The Return of the King

Being the Third Part of The Lord of the Rings
By J.R.R. Tolkien

Returnoftheking2We must walk open-eyed into that trap, with courage, but small hope for ourselves.  For, my lords, it may well prove that we ourselves shall perish utterly in a black battle far from the living lands; so that even if Barad-dûr be thrown down, we shall not live to see a new age.  But this, I deem, is our duty.  And better so than to perish nonetheless – as we surely shall, if we sit here – and know as we die that no new age shall be.

-Gandalf the White

And then with masterful skill and beauty, Tolkien finishes with a bang and a sigh. He doesn’t choose to finish with the victory and celebration, but rather with the aftermath of war and battle. The Return of the King is a happy ending, but they don’t all live happily ever after.  Many are left with scars of battle, and the Fellowship you have grown to love must part as each member returns to his family and people.  And even then you feel as if the story could go on forever.

Because Tolkien didn’t write just a story; he created a world with languages, histories, secrets, and stories.  He spent 12 years writing The Lord of the Rings, and many more creating Middle-Earth which is also the setting for both The Hobbit and The Silmarillion.  This creativity is evidenced by the depth to which his novel delves into the history and genealogies of Middle-Earth.  So when you sit down to read The Lord of the Rings for the first time, it feels kind of like running into a co-worker and meeting his wife of 12 years.  You can tell that she might be charming and witty, and you might even really enjoy meeting her, but you can’t possibly expect to understand her like her husband does.

Tolkien’s writing is thick with meaning and detail.  And while wading through this story on the first try may be difficult, it’s a journey worth taking and one that you will understand and appreciate more each time you travel its road.  Although lengthy and poetic, his writing is strangely riveting.  I would occasionally find myself sighing at a paragraph on a dwarf’s genealogy or rolling my eyes at the incredibly detailed description of the weather, but then I’d look at the clock at the end of each chapter and think, “I have time for one more.”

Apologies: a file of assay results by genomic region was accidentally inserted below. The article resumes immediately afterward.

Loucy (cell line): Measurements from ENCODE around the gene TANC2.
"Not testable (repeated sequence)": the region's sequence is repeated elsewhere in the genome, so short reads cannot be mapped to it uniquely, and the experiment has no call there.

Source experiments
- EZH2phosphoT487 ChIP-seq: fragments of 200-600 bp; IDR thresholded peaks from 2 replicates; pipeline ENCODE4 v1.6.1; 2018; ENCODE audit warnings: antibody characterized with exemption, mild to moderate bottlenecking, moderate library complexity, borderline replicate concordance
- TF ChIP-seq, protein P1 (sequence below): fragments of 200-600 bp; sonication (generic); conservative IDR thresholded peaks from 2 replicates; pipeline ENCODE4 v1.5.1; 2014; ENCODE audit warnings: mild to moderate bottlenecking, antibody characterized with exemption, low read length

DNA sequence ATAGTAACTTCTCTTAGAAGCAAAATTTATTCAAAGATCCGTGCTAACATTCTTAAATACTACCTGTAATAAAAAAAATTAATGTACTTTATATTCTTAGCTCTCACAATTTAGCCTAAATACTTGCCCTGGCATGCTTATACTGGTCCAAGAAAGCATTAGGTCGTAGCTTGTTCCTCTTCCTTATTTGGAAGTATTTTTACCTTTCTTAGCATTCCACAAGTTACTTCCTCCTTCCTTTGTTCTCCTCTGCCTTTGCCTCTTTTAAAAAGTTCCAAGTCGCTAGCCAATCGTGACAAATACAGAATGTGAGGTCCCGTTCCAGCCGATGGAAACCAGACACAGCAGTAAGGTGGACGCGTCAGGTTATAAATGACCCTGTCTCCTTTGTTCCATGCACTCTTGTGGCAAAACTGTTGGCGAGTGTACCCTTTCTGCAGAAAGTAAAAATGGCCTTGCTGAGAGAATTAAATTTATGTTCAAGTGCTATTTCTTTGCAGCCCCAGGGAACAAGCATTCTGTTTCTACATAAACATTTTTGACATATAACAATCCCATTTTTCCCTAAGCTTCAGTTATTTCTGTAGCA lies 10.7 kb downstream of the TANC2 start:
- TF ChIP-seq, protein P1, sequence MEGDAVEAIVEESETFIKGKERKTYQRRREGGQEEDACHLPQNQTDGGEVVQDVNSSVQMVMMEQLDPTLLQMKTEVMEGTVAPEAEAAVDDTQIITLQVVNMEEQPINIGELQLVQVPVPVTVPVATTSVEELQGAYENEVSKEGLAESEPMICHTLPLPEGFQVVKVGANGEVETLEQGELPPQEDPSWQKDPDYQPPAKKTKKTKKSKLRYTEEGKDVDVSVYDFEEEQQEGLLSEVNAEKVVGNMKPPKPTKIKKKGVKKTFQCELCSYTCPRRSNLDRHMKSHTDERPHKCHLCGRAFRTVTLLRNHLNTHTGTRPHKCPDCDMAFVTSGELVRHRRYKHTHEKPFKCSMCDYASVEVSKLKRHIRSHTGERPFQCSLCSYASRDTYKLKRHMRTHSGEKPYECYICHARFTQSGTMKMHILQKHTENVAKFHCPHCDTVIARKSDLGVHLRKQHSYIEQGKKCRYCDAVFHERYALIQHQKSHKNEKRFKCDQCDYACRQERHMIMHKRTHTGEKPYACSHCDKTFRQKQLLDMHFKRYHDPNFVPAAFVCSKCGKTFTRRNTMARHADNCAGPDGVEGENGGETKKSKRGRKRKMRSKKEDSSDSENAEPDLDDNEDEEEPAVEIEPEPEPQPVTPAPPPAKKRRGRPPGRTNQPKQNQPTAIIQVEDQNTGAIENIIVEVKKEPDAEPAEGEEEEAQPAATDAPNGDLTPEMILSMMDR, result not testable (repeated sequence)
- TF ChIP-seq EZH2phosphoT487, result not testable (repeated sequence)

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4 thoughts on “The Return of the King

  1. My dad said once that reading LOTR sometimes feels like reading the Old Testament. Tolkien gives the impression that there is so much more history going on than you’re seeing, and even then, you see SO MUCH, and you’re not quite sure why this is in here, but it is, so maybe it matters to either the story or the author and you give them both the benefit of the doubt. 😉
    Also, when I was in Oxford I heard a lecture on Tolkien’s languages. Apparently he had been creating them forever, and a main purpose of the books was to be a history for the languages. Crazy to imagine having to plan plot lines to bring all these different people and languages to intersect in one story!

    • I now completely understand why The Lord of the Rings is often called the Nerd Bible. I mean the index at the back is nearly a sixth of the entire thing!! And Tolkien’s world and languages are just incredible. He clearly had a very intimate relationship with English and many other languages, and of that I am quite jealous. Lol

  2. You’re right to suggest that re-reading is beneficial. I’ve been reading LOTR once a year for more than a decade and in every reading I find some fresh nuance to appreciate.

    • Yeah, this is by far not the last time I’ll read this. I might read the Silmarillion and maybe even re-read the Hobbit!! I think it’s safe to say I’m a fan…

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